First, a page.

Permission setting in Dynamics 365 Business Central is a serious, but not serious topic.
When a company coming from a legacy system or no system, they will always want to restrict everything. The older systems are easier to restrict because there’s not a lot of functions you need to worry about. A considerable amount of business processes had to be complimented with manual processes.
In another words, they couldn’t do anything in the legacy system anyway. This is one of the reasons why they’re migrating to Dynamics 365 Business Central.
In my experience, after the company goes live, permission will more likely become an non-issue rather than first priority. The reason is the users can now do a lot more than what their old system can do. They require less time depending on other people for troubleshooting because they have access to troubleshoot the problem on their own.
When operation is smooth, things are smooth.
Nonetheless, when the discussion comes up about setting permissions, there are a few areas and key points to consider.
Ways to Restrict
There are basically 2 fundamental ways you can set security in Dynamics 365 Business Central.
- Assigning Permission Sets where you control what tables to access as defined by assigning users Permission Sets
- Profile and Role Configurations where you restrict the user’s access to icons and functions
The combination of setting the permission sets and configuring the personalizations for user roles should net you the exact permissions for your organization.
In addition, there are tools like Recording Permission Sets that allows you to set the permission based on what the user actually does in the system so you don’t need to rely on the standard permission sets for the user.
To restrict what the users can see on a particular page, after you’ve customized their profile roles, you can remove the personalization options so they can’t mess around with showing fields they’re not supposed to see.
Having it Just Right
Administrators will make the mistake of setting too much permission where the user can’t do anything. Every little problem they encounter, they will need to reach out to other departments or the supervisors. Give too little they will access the areas they’re not supposed to access.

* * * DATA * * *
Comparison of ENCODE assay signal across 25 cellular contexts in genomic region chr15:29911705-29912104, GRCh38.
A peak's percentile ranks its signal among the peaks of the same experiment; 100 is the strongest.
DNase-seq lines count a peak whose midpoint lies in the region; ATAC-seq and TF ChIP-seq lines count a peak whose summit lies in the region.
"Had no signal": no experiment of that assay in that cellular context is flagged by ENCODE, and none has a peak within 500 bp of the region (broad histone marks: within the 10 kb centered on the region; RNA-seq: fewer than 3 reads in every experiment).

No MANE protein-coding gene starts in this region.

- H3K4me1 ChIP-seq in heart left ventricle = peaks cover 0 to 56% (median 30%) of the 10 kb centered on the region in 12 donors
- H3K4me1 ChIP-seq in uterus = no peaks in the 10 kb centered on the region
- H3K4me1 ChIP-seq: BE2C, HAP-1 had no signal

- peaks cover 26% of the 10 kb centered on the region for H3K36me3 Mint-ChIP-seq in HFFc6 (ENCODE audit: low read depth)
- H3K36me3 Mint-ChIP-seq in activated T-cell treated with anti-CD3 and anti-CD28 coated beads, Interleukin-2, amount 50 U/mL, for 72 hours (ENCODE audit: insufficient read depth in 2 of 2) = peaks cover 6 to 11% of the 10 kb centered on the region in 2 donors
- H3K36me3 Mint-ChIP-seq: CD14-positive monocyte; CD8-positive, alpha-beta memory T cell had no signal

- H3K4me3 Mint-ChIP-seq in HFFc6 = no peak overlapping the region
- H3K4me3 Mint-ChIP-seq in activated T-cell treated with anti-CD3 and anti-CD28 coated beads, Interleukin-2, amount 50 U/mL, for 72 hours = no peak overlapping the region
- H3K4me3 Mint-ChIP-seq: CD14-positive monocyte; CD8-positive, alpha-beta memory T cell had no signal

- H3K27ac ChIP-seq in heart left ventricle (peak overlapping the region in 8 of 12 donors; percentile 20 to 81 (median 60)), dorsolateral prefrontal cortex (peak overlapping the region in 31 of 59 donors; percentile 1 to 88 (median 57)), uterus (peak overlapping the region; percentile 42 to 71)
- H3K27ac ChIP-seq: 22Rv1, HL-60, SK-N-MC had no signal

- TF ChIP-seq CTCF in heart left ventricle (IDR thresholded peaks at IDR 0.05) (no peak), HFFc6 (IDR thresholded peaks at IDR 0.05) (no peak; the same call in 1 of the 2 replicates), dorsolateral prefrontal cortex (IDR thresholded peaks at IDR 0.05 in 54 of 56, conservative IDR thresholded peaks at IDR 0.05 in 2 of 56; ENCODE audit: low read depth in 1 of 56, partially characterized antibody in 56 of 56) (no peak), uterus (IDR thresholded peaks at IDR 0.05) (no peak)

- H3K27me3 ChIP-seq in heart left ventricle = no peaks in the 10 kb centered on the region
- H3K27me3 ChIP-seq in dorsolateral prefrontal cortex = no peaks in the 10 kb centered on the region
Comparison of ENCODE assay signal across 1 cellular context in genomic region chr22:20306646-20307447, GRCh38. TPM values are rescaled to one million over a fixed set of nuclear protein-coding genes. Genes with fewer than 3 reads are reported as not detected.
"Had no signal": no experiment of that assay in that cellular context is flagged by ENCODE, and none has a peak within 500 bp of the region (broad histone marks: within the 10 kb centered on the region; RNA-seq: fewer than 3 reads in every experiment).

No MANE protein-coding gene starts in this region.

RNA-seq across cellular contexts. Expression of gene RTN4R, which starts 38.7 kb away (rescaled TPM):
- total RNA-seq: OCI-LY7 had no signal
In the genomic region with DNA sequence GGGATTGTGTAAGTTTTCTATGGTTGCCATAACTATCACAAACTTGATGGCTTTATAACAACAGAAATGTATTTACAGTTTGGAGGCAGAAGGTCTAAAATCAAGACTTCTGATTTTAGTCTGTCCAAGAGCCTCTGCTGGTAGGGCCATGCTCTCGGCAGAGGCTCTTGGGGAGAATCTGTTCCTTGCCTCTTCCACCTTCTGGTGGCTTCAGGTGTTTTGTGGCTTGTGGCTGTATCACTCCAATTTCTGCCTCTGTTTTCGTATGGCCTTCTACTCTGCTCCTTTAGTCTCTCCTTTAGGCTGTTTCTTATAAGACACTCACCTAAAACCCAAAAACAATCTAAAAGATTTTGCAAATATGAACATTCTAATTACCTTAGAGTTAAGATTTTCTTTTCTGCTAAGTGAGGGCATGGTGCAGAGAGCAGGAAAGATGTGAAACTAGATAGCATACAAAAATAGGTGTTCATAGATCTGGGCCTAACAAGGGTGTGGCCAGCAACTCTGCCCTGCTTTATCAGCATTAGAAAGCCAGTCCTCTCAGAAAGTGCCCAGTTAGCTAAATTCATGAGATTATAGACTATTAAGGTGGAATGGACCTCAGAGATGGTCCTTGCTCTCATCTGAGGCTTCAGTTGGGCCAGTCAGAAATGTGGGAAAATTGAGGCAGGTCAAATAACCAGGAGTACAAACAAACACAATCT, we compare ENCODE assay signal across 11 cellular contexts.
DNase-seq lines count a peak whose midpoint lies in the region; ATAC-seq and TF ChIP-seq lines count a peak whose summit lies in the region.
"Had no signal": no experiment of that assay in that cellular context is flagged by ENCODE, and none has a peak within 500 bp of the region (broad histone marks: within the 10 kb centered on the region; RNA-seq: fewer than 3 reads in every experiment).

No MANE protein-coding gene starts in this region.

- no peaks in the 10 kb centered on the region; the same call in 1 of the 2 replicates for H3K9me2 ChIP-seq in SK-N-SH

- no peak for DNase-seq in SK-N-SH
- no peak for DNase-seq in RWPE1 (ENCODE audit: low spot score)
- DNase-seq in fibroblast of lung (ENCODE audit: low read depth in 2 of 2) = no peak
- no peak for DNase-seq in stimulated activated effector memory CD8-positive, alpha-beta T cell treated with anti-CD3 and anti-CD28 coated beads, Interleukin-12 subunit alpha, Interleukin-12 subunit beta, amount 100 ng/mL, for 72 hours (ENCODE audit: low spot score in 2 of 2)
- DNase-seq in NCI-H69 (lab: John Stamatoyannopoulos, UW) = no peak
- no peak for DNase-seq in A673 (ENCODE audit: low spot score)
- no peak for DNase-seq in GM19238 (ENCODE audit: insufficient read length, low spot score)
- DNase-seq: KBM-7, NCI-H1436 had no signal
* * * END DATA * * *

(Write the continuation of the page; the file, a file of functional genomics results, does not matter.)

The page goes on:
The guideline to which I always recommend to clients on setting security and access is: “why are you setting this permission”?
- Are they using the access to the information for malice?
- Are you restricting the access because they might make a mistake?
If giving them access to prevent them from making mistake, I will always advocate training instead of restricting.
In the modern workplace, I will always advocate empowering the users with more, not less, access to information so they can troubleshoot their own problems and make better decisions on their own without having to bug someone else. Everyone is busy enough already.
If they’ll use the information for malice, then we for sure want to restrict them access and remove the functionality from the menu and permission sets. Having said that, I suspect when companies really get down what data users access for malicious reasons, there’s really not much areas that needs restricting.
Permission setting will take a lot of time. People will underestimate the amount of time required to get it just right.
I always recommend that the end user setup security for their own organization. The partner can do the initial framework, but to get everything exactly the way you want it, you have to get your hands dirty. Otherwise, prepare for large consulting bill and still not have it exactly the way you want.
One other caveat is that the more specific you get down to making your permissions “just right”, the more maintenance and overhaul you’ll need to do when your business requirement changes or new functionalities are introduced.
I can’t tell you how much time we have to “undo” restrictive permission sets in order to help move the company forward and expand their utilization of the system they purchased.
I guess the summary of this whole article about setting security is: Give the benefit of the doubt that the users will use the information for good, not evil.